Puffy AmiYumi

Splurge

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AllMusic Review by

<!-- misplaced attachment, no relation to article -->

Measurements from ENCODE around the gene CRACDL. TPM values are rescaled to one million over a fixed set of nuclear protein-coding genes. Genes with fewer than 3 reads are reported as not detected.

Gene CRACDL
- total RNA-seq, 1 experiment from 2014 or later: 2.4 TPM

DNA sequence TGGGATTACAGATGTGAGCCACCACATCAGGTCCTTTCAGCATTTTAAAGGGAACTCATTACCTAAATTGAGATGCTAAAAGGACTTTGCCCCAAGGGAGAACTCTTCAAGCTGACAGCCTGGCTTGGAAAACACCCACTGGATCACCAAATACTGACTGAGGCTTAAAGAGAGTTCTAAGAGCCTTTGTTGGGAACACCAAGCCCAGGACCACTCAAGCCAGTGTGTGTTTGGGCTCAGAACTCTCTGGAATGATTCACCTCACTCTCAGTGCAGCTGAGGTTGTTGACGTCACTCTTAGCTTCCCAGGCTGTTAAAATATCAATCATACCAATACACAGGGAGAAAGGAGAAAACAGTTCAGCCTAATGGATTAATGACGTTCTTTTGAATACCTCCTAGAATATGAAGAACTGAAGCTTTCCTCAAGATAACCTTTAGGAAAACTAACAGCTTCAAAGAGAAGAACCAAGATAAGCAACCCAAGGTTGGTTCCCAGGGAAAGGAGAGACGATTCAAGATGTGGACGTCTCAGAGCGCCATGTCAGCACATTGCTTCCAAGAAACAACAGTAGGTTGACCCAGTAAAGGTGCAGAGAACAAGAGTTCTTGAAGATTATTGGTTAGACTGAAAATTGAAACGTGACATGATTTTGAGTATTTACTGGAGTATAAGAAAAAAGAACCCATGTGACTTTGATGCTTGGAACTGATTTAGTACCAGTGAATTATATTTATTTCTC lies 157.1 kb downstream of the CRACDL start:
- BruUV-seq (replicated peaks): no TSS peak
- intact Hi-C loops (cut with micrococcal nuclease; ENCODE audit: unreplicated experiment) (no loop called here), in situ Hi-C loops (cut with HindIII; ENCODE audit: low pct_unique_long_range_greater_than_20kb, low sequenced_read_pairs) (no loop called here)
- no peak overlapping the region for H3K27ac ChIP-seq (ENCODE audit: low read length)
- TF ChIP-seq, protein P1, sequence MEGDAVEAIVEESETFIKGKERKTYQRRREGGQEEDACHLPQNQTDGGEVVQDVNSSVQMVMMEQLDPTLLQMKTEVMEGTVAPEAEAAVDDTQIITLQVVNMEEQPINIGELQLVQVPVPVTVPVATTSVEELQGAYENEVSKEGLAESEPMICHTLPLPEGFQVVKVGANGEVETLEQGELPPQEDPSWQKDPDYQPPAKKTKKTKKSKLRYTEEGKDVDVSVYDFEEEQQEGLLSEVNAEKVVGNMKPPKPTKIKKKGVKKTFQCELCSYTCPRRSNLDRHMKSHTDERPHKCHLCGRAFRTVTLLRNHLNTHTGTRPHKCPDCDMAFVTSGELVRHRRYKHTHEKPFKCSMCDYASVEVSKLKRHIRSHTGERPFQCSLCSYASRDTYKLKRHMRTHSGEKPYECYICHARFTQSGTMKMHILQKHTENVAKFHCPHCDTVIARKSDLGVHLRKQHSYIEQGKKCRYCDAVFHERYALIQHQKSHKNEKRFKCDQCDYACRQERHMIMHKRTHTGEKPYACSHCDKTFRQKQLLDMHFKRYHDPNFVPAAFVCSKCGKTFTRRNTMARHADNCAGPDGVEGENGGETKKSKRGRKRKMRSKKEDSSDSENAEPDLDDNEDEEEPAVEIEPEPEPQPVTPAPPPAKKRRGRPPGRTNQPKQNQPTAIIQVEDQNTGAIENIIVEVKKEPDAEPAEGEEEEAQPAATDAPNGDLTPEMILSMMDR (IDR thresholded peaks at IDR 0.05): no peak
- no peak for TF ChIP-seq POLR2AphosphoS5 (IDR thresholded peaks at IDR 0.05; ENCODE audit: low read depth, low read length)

Puffy AmiYumi spent their first eight years as huge stars in Japan but hidden treasures in the States. The success of their cartoon show on Nickelodeon beginning in 2004 changed that, and now they are big in the U.S., too. The fact that they are best known for a cartoon based very loosely on their lives (some would say too loosely) might lead die-hard Puffy fans to worry about the music. Would they change their sound to capitalize on their preteen fan base or would they crank out another genre-hopping, Technicolor pop/rock gem like 2003's Nice or 2001's Spike? Despite the reassuring continued presence of longtime Puffy producers Andy Sturmer and Tamio Okuda, the first track might have these fans worrying a bit, since "Call Me What You Like" -- written by Butch Walker (best known as Avril Lavigne's producer, though not of her hits) -- is a distressingly shallow and generic rocker complete with references to text messaging, hair coloring, club hopping, and unwarranted slams on country, hip-hop, and soul music. It seems so un-Puffy, so negative and crass, that the urge to write the record off instantly is very strong. Certainly, Puffy have never been anything less than slickly produced commercial pop, but they have always been so joyous, smart, and fun that their origins are easily overlooked. If the rest of the record had followed suit it would have been a disaster; luckily, they revert to classic Puffy right away with the light-as-a-dust-bunny pop/rocker "Nice Buddy." From there, Ami and Yumi crank out the kind of bouncy punk-poppers that are their strength and also take on ska-punk ("Tokyo, I'm on My Way"), '60s-styled pop ("Etude"), loungey baroque pop ("Sunday in the Park"), arena punk ("Security Blanket"), and rockabilly boogie (the Jon Spencer-sponsored "Go Baby Power Now"), and they even toss in an Brit-pop-styled epic ballad ("Radio Tokyo") and a true lighter-waving acoustic ballad ("Cameland"). These last two tracks show that Ami and Yumi's singing has never sounded better. They have always been near-perfect rock vocalists, but now have more depth and are able to pull off the slower tunes very ably. This newfound sensitive side gives Puffy an added dimension, and it wouldn't be surprising to see the duo head in that direction on future releases. Until then, Puffy fans will be quite satisfied with Splurge and glad that, for the most part, they sidestepped their cartoon personas and instead delivered a classic Puffy AmiYumi album. Tragedy averted. Smiles and hugs all around. Cut to commercial. [The American release of Splurge has a slightly different track list than the Japanese release and contains two bonus tracks: remixes of "Friends Forever" from the Scooby-Doo 2: Monsters Unleashed soundtrack and "Teen Titans Theme," by U-ichi and Hiroyuki Hayashi from Polysics, respectively.]

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